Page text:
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Understanding Wood Finishing by Bob Flexner (1994 edition)

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Review by Purrmaster posted 498 days ago 2051 views 2 times favorited 11 comments Add to Favorites Watch
Understanding Wood Finishing by Bob Flexner (1994 edition) No-picture-s No-picture-s Click the pictures to enlarge them

Please note: This is for the 1994 edition of the book.

I recently got this book and have now read it cover to cover. This is a fantastic book. I learned more from this book than everything else I’ve read on finishing.

The book covers pretty much all of the finishes you’d be putting on wood. Varnish, shellac, lacquer, oil, etc. The book isn’t so much a how to manual about how to apply the finishes (though there is enough of that). It’s more of a primer on the finishes and how they work. For example, water isn’t actually the solvent in water borne finishes. Glycol ether is. Water is the thinner.

He also has a chapter on pore filling as well as rubbing out finishes. There is also a short section on how to finish different common woods that often present a problem.

One thing I liked about this book is that Flexner takes a scientific, fact based approach to finishing. He debunks many common finishing myths, which is very helpful. For instance: Wax doesn’t protect wood against water and stains. What it does is make the surface more slippery and therefore slightly less prone to physical wear.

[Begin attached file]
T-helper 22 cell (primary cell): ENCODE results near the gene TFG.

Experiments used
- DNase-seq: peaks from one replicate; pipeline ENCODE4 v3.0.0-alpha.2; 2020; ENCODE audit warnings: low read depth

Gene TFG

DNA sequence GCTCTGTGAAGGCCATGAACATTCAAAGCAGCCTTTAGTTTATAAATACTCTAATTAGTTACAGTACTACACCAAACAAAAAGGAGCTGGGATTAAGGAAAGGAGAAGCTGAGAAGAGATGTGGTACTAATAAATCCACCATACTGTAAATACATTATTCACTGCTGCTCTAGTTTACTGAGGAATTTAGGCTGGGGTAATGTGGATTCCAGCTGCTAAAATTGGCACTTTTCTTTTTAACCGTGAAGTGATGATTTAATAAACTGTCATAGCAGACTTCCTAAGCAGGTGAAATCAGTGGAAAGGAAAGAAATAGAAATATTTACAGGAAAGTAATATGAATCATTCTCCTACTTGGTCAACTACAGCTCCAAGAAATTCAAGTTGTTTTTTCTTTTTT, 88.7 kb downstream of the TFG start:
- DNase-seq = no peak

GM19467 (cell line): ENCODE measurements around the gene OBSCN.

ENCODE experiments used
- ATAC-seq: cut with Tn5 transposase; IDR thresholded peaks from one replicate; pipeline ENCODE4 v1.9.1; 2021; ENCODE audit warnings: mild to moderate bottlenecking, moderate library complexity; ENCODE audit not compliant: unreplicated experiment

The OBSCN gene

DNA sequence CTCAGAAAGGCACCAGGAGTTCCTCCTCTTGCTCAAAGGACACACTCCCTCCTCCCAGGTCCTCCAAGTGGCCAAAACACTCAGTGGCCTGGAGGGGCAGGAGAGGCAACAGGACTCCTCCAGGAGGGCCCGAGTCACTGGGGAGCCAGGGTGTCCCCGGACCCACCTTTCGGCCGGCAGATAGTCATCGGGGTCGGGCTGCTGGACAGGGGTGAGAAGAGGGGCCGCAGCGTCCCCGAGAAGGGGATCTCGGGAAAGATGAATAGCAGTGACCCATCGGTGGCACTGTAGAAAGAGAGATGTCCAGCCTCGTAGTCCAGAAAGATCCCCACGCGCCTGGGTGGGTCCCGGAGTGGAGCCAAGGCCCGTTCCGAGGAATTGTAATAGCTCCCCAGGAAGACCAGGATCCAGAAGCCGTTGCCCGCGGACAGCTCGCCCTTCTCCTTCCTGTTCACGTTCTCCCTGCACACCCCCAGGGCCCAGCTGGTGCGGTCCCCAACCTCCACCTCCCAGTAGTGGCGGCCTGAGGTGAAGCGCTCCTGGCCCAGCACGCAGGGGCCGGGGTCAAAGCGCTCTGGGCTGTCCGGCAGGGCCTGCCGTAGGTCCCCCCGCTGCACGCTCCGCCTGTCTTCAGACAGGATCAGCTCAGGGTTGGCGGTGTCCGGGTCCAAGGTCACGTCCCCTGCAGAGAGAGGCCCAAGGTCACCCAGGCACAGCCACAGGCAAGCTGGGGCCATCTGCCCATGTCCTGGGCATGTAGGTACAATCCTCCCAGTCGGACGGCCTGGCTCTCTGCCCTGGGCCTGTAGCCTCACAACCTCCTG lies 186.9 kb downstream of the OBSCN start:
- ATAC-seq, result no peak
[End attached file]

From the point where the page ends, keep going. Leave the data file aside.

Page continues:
If I had to pick one book I’d use as my finishing bible, this is it. It doesn’t answer every and all questions but it comes close. I intend to use this as a baseline reference for finishing from now on.

This review is for the 1994 edition of the book. I’m getting the latest edition from the library and will update this review with any differences I find between the two versions.

Highly recommended.




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Purrmaster

773 posts in 594 days



11 comments so far

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Handtooler

1009 posts in 633 days


#1 posted 498 days ago

purrmaster, Thanks! I’ll also try to acquire one for my wife for Christmas, as she does finishing pretty well. And if it brings up a question that it doesn’t answer for you, please contact him at Poplar Woodworking Magazine. Megan Fitzpatrick the managing editor will pass the question to him and he;ll reply in detail usually within 48 hours. megan.fitzpatrick@fwmedia.com.

-- Russell Pitner Hixson, TN 37343 bassboy40@msn.com

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wunderaa

178 posts in 704 days


#2 posted 498 days ago

Favorited

Thanks for the review. I’ll have to check the book out. That sort of approach is right up my alley. I much prefer to understand the “why/how” behind things to better understand what’s going on.

Thanks!

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a1Jim

109317 posts in 2078 days


#3 posted 498 days ago

Thank you for your review .Bob’s book has been around for a long time and unfortunately is not up to date.Bob’s been know to miss on some subjects like saying “that cherry and maple will not blotch” Charles Neil is coming out with a new book just before Christmas that will be my choice for up to date information on modern finishes. I view Bob’s book on finishing as a kind a kind of high school class of finishing and Charles Neil’s a collage masters degree.

-- http://artisticwoodstudio.com Custom furniture

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NiteWalker

2310 posts in 1078 days


#4 posted 498 days ago

I’m getting Charles’ book too.

I have flexner’s (the updated one) and I don’t agree with all of his views. For instance, he says that waterborne finishes aren’t very mature or durable, both very false.

-- He who dies with the most tools... dies with the emptiest wallet.